Our F2H Votes series brings you candidate interviews and information about the 2019 local elections in Farmington and Farmington Hills. Follow local election news on social media with the #F2HVotes19 hashtag.
Theresa Rich, 59, is an attorney and part-time professor, who has lived in Farmington Hills for 27 years.
- FH City Council: 2015 – present
- Oakland Schools Board of Education Trustee: 2010 – present
- SEMCOG: 2013 – present. Participate in legislative, economic development, future skills, parks & recreation task forces; current Chair of the Education Bloc; current Executive Committee member
- FH Domestic Violence High Risk Task Force: 2019 – present
- Michigan Municipal League: VP Michigan Women in Municipal Government: 2018 – present
- National League of Cities: Economic Development Committee
- FH Boards & Commissions: Committee to Increase Voter Participation; Arts; Children, Youth & Families
- Farmington Hills/Farmington Foundation for Children, Youth & Families (10 years)
- Greater Detroit Agency for the Blind & Visually Impaired (10 years)
Why did you decide to run for a seat on council?
Several former mayors had a hand in nurturing my political involvement. Mayor Nancy Bates taught me a lot when I was her campaign treasurer. The now departed Mayor/ State Rep Jan Dolan and Mayor Joanne Smith spent a lot of time in my ear about running. And a few years ago, Mayor Jerry Ellis challenged me when I was supporting a Council candidate, asking “when are you going to finally run for office yourself?” I knew I had a heart for this community. But they must have seen something that took me a little longer to see: that I have the courage to use my voice for what I think is right. I believe I’ve done that during this first term on Council and hope our voters will write me in for re-election.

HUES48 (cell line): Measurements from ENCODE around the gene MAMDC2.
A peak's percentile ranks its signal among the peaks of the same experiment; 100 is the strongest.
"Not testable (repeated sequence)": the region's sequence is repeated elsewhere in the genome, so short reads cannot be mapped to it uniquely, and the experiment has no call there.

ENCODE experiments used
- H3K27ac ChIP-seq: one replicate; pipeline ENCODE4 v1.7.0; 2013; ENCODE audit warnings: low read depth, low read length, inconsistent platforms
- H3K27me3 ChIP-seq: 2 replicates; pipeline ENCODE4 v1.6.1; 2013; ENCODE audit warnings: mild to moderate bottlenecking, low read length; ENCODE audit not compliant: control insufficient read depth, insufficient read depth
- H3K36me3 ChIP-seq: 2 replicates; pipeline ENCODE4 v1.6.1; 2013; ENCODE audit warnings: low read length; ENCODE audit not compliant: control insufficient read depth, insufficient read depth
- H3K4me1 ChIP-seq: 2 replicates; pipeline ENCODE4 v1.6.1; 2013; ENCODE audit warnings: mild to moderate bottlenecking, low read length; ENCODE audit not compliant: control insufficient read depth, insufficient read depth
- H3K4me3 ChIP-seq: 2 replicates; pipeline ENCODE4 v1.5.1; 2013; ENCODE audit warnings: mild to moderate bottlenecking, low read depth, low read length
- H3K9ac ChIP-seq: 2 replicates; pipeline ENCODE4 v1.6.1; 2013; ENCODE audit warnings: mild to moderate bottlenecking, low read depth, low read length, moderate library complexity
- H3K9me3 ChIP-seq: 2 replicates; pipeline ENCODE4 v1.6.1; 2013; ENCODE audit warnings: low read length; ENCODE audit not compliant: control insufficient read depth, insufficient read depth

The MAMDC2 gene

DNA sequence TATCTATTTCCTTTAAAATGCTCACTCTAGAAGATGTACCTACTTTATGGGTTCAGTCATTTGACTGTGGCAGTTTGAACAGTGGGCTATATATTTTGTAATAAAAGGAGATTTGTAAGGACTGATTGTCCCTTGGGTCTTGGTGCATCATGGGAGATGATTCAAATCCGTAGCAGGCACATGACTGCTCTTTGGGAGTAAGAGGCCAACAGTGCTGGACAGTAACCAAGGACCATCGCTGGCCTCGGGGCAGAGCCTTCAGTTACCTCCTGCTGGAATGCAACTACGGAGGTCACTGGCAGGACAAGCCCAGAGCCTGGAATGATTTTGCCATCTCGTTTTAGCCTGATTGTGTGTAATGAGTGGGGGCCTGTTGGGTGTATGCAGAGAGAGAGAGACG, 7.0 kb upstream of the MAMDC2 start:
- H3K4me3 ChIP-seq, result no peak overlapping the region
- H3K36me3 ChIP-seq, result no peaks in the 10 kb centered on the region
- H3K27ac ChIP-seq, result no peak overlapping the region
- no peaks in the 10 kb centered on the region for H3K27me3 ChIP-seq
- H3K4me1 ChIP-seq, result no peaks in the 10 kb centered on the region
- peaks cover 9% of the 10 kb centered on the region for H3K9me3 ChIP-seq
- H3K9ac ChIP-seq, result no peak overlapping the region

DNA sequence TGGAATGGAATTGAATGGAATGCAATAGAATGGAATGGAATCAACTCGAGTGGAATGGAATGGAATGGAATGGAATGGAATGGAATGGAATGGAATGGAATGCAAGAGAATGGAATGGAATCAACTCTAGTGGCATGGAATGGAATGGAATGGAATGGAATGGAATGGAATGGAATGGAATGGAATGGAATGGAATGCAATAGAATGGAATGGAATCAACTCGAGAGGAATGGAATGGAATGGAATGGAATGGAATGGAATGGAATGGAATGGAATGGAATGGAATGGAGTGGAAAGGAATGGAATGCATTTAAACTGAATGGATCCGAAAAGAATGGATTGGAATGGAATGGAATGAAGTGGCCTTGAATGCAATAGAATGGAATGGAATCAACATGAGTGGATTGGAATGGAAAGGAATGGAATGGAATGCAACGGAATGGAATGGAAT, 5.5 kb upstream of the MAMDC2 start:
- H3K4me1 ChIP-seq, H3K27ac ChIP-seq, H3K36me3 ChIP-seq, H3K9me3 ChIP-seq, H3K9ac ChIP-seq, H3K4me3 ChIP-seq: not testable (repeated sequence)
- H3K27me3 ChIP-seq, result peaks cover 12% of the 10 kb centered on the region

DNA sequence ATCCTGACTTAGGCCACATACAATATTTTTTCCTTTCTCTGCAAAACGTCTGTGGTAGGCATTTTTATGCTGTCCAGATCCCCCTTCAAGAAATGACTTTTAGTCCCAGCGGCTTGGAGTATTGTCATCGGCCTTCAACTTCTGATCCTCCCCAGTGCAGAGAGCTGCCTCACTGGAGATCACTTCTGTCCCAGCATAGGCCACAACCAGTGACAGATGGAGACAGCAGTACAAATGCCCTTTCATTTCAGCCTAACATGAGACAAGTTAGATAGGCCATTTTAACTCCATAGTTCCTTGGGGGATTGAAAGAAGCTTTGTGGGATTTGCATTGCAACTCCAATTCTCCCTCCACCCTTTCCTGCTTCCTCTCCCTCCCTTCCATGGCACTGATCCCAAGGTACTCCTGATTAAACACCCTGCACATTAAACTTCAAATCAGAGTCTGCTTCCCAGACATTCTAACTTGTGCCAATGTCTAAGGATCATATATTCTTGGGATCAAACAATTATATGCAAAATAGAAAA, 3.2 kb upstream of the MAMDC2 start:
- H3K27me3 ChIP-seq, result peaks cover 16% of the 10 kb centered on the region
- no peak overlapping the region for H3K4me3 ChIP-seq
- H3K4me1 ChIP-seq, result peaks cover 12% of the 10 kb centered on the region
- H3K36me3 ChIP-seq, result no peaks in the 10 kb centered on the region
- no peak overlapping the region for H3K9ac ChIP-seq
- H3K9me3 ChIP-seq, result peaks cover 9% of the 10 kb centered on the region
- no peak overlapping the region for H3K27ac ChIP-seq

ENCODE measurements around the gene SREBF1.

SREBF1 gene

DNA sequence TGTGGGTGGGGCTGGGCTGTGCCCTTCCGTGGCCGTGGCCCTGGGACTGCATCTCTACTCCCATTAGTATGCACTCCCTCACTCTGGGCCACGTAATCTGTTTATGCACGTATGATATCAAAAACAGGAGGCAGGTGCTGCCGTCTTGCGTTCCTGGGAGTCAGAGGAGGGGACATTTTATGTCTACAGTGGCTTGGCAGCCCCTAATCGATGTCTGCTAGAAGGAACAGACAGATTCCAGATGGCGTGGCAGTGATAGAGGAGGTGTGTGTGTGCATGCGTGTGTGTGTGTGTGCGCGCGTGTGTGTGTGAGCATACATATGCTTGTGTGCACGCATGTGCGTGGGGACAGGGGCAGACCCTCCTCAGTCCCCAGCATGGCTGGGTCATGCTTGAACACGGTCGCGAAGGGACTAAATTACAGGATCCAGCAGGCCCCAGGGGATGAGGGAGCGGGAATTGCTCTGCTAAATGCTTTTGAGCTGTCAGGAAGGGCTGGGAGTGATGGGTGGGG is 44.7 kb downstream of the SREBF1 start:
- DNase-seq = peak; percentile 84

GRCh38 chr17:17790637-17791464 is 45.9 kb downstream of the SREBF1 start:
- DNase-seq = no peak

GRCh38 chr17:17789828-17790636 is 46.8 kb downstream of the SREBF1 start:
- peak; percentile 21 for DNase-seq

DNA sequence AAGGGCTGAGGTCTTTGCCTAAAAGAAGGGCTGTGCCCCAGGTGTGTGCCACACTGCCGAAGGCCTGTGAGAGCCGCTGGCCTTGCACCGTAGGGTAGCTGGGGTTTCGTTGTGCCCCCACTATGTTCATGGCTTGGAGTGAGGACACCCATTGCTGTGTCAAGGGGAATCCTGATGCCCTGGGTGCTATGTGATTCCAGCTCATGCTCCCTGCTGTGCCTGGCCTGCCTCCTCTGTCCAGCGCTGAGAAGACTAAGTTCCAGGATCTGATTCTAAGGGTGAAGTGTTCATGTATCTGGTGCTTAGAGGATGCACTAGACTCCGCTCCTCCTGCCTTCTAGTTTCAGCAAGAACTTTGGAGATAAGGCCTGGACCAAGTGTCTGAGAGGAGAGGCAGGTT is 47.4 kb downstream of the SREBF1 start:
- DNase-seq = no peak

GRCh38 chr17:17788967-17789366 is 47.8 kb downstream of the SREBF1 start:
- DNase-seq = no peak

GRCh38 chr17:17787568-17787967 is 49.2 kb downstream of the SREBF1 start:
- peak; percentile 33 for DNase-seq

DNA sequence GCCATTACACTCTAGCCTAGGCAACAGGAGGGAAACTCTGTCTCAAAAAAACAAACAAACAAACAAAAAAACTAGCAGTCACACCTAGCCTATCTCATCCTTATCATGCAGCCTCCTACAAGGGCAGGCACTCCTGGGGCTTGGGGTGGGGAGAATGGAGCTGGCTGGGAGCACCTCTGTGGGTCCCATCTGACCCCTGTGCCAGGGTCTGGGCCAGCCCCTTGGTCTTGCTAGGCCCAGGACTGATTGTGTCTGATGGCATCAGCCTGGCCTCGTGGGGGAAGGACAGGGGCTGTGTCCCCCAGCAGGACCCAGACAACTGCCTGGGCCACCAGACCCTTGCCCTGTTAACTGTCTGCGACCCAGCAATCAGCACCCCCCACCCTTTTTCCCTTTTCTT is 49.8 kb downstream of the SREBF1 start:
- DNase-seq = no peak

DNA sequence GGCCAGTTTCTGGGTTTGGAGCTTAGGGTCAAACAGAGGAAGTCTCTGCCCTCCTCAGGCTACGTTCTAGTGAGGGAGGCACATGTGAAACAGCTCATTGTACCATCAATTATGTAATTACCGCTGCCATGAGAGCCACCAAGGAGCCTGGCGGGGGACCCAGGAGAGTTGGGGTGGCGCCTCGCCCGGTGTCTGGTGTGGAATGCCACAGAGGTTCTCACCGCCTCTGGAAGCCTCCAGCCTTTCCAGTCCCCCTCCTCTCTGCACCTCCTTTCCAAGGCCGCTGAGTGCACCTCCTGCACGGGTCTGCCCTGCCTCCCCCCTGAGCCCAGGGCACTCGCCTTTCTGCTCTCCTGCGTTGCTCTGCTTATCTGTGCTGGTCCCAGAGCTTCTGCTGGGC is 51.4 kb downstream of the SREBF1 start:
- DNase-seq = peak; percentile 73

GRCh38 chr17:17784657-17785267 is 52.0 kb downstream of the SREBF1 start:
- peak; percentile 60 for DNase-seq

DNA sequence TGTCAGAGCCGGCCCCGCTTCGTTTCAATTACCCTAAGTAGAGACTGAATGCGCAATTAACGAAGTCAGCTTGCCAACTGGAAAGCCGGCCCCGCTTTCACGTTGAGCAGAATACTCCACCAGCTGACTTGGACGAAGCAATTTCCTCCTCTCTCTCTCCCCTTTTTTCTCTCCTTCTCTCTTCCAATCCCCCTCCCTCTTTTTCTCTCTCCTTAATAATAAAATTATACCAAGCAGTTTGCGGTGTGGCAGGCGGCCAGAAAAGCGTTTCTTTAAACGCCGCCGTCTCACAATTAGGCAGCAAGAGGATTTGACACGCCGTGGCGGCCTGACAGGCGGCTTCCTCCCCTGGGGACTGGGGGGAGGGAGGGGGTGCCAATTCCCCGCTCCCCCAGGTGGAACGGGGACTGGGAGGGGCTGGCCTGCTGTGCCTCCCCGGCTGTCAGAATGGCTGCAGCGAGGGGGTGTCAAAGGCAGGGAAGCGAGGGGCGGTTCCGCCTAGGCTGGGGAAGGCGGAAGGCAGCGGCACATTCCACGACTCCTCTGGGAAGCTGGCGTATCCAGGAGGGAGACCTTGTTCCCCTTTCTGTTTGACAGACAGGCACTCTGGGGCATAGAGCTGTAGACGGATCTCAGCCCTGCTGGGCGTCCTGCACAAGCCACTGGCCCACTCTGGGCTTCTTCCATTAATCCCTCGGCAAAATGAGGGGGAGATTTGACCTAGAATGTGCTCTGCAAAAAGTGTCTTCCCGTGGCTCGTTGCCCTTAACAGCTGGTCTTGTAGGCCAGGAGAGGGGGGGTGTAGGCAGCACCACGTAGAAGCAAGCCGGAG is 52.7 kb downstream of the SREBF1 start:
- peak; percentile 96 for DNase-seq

What unique strengths will you bring to the table?
I ask hard questions and challenge why we do the things we do – even when that means I’m not popular with the majority of Council. I make sure the ordinances we pass will serve us in the future, not just today. For instance, there have been several times in the past couple years where an ordinance was brought to us and I asked “what is the penalty for this”, to then be told it is a misdemeanor, just like in other, similar ordinances. Then I ask why feeding deer or riding a bike in the skate park should be crimes. This leads to responses about how our police officers wouldn’t really charge people with that crime and our judges really wouldn’t allow that to go forward, they just need the tools if they’re needed. But if that’s the case, why start with treating actions as crimes as the default position? This City deserves Council members who will challenge how and why we do things, not just head nod over how things have always been done.
What one issue do you plan to address first if you win a seat in November?